Buying more of Citigroup

Fox News:

Embattled Citigroup Inc. and the U.S. have reached an agreement in which the government will substantially increase its stake in the bank and in return will demand a boardroom shakeup, according to people familiar with the matter.

Under a deal expected to be announced early Friday morning, the Treasury Department has agreed to convert some of its current holdings of preferred Citigroup shares into common stock. The government will convert its stake only to the extent that Citigroup can persuade private investors to do so alongside the government, the people said. The Treasury will match the private investors' conversions dollar-for-dollar up to $25 billion.

The size of the government's new stake will hinge on the amount of preferred shares that private investors, including sovereign wealth funds, agree to convert into common stock. The Treasury's stake is expected to rise to 30% to 40% of Citigroup's shares, the people said.

As a condition to the agreement, which is designed to ease investor jitters about the adequacy of Citigroup's capital base, the government is demanding that the New York company overhaul its board of directors, the people said. Treasury will call for Citigroup's board to be comprised of a majority of independent directors.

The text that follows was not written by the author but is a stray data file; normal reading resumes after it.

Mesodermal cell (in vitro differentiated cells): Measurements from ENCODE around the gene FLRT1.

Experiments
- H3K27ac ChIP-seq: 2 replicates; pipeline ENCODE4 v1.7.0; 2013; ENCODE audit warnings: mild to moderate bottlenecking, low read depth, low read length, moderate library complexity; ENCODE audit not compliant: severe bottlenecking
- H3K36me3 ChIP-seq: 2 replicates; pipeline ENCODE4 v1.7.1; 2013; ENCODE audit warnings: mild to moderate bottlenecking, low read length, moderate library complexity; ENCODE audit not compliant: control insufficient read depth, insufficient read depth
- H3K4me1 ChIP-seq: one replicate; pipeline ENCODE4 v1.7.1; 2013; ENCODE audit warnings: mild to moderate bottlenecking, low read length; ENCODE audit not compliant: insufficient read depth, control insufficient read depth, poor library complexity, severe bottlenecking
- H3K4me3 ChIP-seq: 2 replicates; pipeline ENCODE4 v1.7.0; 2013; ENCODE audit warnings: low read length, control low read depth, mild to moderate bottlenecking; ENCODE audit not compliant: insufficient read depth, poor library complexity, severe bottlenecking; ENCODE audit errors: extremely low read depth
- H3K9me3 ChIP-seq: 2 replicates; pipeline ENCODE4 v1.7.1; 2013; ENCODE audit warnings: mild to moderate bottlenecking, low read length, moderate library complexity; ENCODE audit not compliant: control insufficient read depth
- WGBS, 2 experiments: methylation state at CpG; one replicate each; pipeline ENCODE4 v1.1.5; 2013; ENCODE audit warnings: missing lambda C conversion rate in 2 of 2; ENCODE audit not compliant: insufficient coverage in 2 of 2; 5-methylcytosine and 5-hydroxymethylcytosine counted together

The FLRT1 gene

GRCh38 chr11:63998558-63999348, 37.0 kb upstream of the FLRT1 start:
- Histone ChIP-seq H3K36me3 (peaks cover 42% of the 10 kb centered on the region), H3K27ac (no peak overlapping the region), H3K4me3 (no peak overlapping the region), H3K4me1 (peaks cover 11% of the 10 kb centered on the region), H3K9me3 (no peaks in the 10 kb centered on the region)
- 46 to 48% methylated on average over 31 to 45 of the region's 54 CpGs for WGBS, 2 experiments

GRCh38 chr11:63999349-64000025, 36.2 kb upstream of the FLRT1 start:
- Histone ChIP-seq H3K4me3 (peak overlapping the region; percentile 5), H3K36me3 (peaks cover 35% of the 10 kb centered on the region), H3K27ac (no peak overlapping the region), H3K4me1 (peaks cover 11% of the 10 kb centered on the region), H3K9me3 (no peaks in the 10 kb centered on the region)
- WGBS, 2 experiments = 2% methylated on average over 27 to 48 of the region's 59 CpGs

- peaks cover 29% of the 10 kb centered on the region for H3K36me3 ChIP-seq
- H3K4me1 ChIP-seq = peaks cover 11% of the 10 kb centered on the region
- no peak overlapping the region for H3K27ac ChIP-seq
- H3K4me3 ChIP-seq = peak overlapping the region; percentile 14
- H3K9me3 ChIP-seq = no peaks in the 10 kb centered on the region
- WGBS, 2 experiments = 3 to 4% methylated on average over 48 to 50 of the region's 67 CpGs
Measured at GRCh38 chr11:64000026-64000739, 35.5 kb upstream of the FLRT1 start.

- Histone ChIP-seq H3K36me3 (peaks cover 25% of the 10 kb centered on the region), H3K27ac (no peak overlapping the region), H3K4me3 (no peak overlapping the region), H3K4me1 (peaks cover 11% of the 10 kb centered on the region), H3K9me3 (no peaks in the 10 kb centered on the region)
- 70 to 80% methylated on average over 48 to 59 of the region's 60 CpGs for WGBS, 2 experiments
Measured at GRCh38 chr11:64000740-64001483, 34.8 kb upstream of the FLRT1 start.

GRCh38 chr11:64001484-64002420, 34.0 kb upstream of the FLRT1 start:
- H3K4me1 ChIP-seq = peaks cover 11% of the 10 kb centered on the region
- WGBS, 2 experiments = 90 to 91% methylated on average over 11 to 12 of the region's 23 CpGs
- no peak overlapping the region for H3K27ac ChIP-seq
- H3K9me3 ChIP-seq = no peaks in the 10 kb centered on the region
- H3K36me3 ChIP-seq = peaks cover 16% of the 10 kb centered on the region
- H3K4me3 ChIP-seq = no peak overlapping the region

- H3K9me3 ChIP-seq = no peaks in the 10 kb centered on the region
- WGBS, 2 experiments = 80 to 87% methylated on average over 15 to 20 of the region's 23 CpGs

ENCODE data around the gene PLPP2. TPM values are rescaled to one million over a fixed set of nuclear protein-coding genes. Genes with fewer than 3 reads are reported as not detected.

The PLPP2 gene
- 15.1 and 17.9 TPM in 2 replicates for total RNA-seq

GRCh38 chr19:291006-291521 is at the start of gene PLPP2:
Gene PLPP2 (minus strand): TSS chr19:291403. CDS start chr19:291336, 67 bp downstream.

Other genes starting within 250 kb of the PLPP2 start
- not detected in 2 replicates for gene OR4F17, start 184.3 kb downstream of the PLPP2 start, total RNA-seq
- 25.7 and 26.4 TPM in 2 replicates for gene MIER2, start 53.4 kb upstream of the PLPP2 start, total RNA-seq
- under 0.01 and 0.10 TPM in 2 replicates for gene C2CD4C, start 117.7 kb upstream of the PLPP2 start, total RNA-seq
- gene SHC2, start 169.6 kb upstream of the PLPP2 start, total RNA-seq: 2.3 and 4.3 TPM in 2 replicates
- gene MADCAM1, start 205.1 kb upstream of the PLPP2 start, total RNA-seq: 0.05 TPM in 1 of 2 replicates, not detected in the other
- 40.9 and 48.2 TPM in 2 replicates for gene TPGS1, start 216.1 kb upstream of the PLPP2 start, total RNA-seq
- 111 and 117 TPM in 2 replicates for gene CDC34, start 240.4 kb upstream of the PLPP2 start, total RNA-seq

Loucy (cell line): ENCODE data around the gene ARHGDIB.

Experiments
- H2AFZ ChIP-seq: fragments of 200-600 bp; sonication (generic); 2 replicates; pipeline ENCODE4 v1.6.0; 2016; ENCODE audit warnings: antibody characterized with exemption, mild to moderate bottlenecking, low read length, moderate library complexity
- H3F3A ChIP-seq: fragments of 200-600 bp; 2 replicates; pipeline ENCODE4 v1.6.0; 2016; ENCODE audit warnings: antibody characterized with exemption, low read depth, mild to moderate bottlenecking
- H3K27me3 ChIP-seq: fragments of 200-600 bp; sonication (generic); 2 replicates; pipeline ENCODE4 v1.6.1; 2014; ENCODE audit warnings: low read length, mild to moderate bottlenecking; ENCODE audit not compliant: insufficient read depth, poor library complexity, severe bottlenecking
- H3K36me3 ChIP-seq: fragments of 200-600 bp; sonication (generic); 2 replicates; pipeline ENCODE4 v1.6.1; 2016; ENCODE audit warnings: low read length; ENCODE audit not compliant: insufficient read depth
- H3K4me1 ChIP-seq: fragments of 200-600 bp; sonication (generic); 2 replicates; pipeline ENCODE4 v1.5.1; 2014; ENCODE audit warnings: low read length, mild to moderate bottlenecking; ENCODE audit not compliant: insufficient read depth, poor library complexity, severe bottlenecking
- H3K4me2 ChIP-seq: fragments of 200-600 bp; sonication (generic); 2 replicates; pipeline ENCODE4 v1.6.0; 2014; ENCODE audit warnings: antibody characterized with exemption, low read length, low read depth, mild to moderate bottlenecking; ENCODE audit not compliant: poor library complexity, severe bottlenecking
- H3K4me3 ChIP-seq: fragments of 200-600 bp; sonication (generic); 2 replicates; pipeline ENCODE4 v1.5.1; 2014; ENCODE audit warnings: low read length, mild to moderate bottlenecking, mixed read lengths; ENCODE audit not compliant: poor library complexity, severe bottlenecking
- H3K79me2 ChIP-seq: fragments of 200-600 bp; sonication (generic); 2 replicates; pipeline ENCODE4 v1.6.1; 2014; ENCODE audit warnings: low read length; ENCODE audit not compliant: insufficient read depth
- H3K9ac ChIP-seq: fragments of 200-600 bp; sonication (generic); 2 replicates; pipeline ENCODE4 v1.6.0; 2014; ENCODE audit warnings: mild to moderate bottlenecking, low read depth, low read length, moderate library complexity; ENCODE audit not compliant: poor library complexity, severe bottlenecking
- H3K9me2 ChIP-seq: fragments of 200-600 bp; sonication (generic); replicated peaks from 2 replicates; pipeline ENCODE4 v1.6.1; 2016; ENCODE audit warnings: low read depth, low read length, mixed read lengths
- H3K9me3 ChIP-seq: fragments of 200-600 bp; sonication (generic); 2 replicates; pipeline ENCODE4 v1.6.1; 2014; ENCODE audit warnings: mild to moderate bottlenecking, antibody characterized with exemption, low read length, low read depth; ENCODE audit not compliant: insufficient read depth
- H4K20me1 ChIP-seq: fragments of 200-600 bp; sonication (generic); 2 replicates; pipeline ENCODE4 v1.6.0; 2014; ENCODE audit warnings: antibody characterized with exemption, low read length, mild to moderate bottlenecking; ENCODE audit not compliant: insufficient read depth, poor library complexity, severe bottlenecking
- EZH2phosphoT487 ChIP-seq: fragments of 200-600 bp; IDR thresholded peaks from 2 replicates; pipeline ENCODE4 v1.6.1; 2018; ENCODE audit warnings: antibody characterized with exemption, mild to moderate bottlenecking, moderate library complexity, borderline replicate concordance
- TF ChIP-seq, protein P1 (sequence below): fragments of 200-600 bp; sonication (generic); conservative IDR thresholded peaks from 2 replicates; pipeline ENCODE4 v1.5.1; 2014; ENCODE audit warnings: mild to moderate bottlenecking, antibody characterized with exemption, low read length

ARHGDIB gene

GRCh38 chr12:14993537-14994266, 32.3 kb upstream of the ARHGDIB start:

Normally having a large minority stake in a bank is not a smart investment. The majority can put your money at risk and you have little say in how they do it. In this case it appears that the government has negotiated substantial say in how the bank will operate going forward. Time will tell whether they will be a good thing or not. Judging by Obama's magic budgeting I would not want to bet on it at this point.

The banks got in trouble because they did not make a correct analysis of the risk involved in certain financial instrument. But the risks that the Obama administration is making on energy, health care, taxes, spending and other items in the proposed budget dwarf the risk taken by the bank and there is no entity to bail out the government but taxpayers. Taxpayers are actually in a worse position than minority shareholders of a bank who can at least sell their shares and get out.

At the heart of the failure of the risk analysis of the banks were assumptions that proved invalid. The same will now be said about the Obama budget assumptions that are more wildly unrealistic than one that people would pay their mortgages.


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